FIG. 19 shows an example that can be used for defining the indispensable requirements. In the row of A[n] in FIG. 19, [o] denotes a frame whose means square amplitude does not exceed the threshold value for square-root amplitude Athsd and [x] denotes a frame whose root-mean-square amplitude exceeds the threshold value for square-root amplitude Atthsd. In the illustrated example, A[0], C[0] and A[n1], C[n1] meet the requirements and the frame that is found left relative to n1 and satisfies the requirement of A[n]=x is ns, whereas the last one of the successive frames found right relative to 0 and satisfy the requirement of A[n]=o is ne.

As a result of the above processing operation, the CM candidate detector 19 detects a CM candidate each time the characteristic value of a frame (sample) is input and, if a CM candidate is detected, it enters the candidate into the CM candidate table.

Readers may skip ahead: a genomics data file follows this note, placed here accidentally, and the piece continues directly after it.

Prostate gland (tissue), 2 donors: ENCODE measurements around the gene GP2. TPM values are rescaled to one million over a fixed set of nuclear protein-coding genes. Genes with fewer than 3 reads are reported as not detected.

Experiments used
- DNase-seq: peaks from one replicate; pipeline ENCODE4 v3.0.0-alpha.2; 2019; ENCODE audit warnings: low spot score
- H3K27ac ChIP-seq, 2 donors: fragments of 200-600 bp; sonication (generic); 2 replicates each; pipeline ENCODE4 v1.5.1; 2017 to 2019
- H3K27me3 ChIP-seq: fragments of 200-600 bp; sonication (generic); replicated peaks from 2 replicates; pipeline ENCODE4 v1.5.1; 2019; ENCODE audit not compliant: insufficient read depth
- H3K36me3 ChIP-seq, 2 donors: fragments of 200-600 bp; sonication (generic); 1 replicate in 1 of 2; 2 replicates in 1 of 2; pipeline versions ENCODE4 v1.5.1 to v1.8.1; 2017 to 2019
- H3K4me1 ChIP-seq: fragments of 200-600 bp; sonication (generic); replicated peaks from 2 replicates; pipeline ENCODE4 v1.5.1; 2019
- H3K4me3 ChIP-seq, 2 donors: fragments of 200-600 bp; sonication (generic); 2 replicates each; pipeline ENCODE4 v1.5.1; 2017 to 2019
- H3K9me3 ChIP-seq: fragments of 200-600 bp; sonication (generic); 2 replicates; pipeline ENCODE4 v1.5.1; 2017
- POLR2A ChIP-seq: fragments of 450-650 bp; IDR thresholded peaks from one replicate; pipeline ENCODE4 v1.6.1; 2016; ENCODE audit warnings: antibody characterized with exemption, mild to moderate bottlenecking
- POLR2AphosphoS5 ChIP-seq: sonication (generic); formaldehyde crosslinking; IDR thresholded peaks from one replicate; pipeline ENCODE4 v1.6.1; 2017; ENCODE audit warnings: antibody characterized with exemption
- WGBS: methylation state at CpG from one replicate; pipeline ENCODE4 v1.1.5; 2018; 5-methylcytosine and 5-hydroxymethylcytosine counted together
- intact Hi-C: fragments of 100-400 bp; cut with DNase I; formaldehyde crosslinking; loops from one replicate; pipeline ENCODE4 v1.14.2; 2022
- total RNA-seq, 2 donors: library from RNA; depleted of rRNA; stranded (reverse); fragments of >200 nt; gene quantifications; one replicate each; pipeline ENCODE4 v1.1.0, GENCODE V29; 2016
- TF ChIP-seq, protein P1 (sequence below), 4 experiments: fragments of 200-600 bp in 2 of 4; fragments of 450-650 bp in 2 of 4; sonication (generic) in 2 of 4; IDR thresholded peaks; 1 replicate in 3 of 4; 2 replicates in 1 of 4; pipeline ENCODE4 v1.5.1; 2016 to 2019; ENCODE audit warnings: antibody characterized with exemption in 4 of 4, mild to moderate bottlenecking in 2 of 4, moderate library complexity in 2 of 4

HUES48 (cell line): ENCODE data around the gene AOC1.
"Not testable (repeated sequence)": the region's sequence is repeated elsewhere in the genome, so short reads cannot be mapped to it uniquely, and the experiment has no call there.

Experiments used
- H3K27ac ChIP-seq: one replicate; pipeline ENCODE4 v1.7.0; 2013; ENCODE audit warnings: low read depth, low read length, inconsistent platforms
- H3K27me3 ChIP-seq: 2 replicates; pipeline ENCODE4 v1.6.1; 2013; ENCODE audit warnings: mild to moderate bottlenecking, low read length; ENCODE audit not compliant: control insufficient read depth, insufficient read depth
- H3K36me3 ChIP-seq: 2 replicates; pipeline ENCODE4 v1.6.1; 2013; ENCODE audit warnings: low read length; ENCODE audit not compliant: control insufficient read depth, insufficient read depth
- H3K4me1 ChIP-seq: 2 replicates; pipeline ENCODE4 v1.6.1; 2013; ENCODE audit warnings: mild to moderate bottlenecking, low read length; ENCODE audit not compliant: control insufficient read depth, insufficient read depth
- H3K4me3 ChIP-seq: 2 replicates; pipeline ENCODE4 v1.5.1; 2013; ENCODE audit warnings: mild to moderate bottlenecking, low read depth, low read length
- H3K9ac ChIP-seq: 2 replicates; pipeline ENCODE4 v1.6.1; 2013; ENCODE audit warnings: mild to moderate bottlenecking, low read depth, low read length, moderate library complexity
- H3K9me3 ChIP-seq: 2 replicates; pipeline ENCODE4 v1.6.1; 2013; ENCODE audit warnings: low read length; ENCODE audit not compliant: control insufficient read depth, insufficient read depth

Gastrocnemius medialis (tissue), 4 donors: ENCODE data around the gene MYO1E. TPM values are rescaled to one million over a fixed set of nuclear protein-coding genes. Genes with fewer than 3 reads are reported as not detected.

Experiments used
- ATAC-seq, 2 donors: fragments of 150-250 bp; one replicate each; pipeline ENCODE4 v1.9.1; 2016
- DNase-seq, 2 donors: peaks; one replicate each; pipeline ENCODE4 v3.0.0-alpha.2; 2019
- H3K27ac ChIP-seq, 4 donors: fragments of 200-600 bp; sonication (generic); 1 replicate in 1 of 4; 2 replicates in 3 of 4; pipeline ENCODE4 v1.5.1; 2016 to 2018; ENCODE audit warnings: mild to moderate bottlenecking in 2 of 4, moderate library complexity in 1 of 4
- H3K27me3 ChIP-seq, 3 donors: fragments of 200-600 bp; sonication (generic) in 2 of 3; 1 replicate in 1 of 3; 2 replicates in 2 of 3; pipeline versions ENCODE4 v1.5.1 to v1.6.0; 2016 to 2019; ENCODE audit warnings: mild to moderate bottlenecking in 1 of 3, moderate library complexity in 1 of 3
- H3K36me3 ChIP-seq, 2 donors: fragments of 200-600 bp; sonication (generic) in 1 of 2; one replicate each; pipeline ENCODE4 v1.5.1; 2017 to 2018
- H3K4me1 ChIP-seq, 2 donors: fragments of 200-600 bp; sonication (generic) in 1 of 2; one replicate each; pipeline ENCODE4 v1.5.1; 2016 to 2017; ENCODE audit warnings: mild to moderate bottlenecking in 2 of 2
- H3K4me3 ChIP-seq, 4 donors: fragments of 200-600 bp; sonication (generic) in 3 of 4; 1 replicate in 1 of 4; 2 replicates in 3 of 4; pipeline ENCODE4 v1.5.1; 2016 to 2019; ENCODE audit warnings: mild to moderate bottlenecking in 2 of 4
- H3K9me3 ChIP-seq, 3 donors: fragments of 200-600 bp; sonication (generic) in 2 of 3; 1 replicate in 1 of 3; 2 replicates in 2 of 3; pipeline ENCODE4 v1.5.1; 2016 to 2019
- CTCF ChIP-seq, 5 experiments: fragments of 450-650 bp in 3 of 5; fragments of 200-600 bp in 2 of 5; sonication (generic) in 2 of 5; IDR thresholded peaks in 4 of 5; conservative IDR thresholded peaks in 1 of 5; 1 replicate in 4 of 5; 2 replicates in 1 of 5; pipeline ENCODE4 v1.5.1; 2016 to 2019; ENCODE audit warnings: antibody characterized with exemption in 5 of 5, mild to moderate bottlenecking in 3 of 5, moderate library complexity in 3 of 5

FIG. 20 shows an example of CM candidate table. Referring to FIG. 20, the CM candidate table contains items including the starting time Ts, the length Tw, the characteristic values Q1 through Q11 as determined by the additional requirement computing unit 20, which will be described hereinafter, and the score R and the result of score judgment Z determined by the additional requirement determiner 21, which will also be described hereinafter. As shown in FIG. 20, only the starting time Ts and the length Tw are written at the stage of the CM candidate table 19 a prepared by the CM candidate detector 19. Thus, the CM candidate table is used to describe and manage the starting time Ts and the length Tw obtained by the CM candidate detector 19, the characteristic values Q1 through Q11 computed by the additional requirement computing unit 20 and the score R and the result of score judgment Z determined by the additional requirement determiner 21. The CM candidate table is maintained until the entry is judged to be a CM or not a CM and is output as CM detection output 4 a from the rule judging unit 22 if it is judged to be a CM but simply discarded if it is judged to be not a CM.